CARICOM countries need to prepare for fallout of US and Iran situation

A sug­ges­tion that CARI­COM heads meet as soon as pos­si­ble, and come up with a strat­e­gy to deal with any pos­si­ble fall­out or dan­ger­ous sce­nar­ios, re­sult­ing from the re­cent dé­tente be­tween the Unit­ed States and Iran.

It comes from Strate­gic Se­cu­ri­ty Con­sul­tant and for­mer Di­rec­tor of the Na­tion­al Op­er­a­tions Cen­tre, Com­man­der Garvin Heer­ah, who says Trinidad and To­ba­go should take the lead on this.

He warns that coun­tries around the world where US in­ter­ests are lo­cat­ed have now been made more vul­ner­a­ble, as a re­sult of the cur­rent sit­u­a­tion be­tween Wash­ing­ton and Tehran.

“Iran has made a clar­i­on call to all of their sup­port­ers,” he states. “To all of their proxy forces—those are forces that are backed by the Iran­ian gov­ern­ment and their sym­pa­this­ers—to wage an at­tack on the US gov­ern­ment.”

He is urg­ing CARI­COM lead­ers to get to­geth­er quick­ly and come up with an ap­pro­pri­ate re­sponse to what could hap­pen next.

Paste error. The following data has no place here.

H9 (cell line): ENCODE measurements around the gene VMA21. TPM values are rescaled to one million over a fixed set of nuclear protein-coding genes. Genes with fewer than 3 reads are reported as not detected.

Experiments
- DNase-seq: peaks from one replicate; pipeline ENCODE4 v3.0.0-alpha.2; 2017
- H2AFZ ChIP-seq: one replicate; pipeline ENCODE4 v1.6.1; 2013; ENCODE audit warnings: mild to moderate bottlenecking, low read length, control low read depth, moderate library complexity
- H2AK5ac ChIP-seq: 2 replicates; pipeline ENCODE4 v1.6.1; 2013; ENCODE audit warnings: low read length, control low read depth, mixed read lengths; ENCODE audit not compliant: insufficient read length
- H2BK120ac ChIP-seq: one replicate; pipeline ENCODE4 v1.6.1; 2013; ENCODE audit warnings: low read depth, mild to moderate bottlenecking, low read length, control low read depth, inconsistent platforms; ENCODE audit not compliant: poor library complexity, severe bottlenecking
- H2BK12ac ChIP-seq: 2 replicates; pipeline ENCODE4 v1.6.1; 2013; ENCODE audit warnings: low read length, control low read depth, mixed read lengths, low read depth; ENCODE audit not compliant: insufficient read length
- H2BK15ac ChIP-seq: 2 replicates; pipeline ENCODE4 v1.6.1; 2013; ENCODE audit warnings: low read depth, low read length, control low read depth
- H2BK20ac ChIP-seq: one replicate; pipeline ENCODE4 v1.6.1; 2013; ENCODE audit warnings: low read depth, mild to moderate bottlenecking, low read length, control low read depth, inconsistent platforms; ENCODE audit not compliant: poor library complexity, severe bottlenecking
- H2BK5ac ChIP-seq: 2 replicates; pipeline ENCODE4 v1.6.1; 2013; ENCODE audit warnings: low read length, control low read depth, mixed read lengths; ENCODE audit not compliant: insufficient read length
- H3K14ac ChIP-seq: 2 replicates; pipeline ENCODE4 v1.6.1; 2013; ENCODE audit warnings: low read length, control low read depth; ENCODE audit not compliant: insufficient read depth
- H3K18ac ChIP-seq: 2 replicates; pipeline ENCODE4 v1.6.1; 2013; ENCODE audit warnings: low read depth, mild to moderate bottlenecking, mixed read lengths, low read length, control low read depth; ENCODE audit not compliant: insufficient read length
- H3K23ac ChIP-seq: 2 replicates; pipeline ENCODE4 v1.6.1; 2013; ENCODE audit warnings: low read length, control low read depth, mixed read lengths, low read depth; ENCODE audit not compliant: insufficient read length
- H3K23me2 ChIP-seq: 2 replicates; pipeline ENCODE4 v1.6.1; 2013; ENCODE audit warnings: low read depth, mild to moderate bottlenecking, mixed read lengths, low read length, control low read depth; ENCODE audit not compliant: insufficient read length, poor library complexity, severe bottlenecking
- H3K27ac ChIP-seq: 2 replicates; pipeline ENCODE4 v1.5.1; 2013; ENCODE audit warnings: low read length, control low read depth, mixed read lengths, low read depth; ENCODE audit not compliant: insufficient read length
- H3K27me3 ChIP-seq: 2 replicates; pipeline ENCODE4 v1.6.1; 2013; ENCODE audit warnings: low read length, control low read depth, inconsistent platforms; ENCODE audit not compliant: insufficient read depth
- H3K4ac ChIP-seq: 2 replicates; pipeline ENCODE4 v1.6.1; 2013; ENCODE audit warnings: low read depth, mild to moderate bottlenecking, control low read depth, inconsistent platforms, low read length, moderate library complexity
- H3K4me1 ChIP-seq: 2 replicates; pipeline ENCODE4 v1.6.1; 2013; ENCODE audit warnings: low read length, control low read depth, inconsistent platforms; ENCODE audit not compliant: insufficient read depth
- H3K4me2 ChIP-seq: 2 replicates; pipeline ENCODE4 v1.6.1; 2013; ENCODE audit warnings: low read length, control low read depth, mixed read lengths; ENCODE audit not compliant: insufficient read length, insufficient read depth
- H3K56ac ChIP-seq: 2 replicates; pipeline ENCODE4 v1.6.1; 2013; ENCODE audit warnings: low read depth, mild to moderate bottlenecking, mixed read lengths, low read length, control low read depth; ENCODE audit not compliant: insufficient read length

“You will find that peo­ple will be wrong­ful­ly ac­cused, wrong­ful­ly pro­filed, wrong­ful­ly in­ves­ti­gat­ed,” he warns. “We’ve seen that be­fore. Some of us ac­tu­al­ly have been the vic­tims of that when we’ve trav­elled in­ter­na­tion­al­ly based on that sort of pro­fil­ing, es­pe­cial­ly at in­ter­na­tion­al air­ports and sea ports. That’s a dis­ad­van­tage. It is some­thing that rolls out of these sorts of is­sues.”

Com­man­der Heer­ah says se­cu­ri­ty of­fi­cials in the Caribbean must take proac­tive moves and en­gage in strate­gies to en­sure the safe­ty and se­cu­ri­ty of their cit­i­zens, be­cause re­al threats al­ready may be em­bed­ded in their pop­u­la­tions.

“They must pay spe­cif­ic at­ten­tion to what might be the ex­is­tence of ‘sleep­er cells’. Or at least, in­creas­ing our in­tel­li­gence gath­er­ing to lis­ten out to the chat­ter that is tak­ing place, es­pe­cial­ly in the realm of the dark web.” He adds: “There is ev­i­dence that there are sleep­er cells in our re­gion. Be­cause of that, there can be that sort of per­son­al sym­pa­this­er type of ap­proach, where peo­ple may take it on­to their own as lone wolves, for in­stance, to treat with the is­sue.”

Both the US and Iran have re­port­ed to the Unit­ed Na­tions Se­cu­ri­ty Coun­cil that their mis­sile strikes against each oth­er were acts of self-de­fence.

And both have re­served the right to en­gage in sim­i­lar de­fen­sive ac­tion in the fu­ture.


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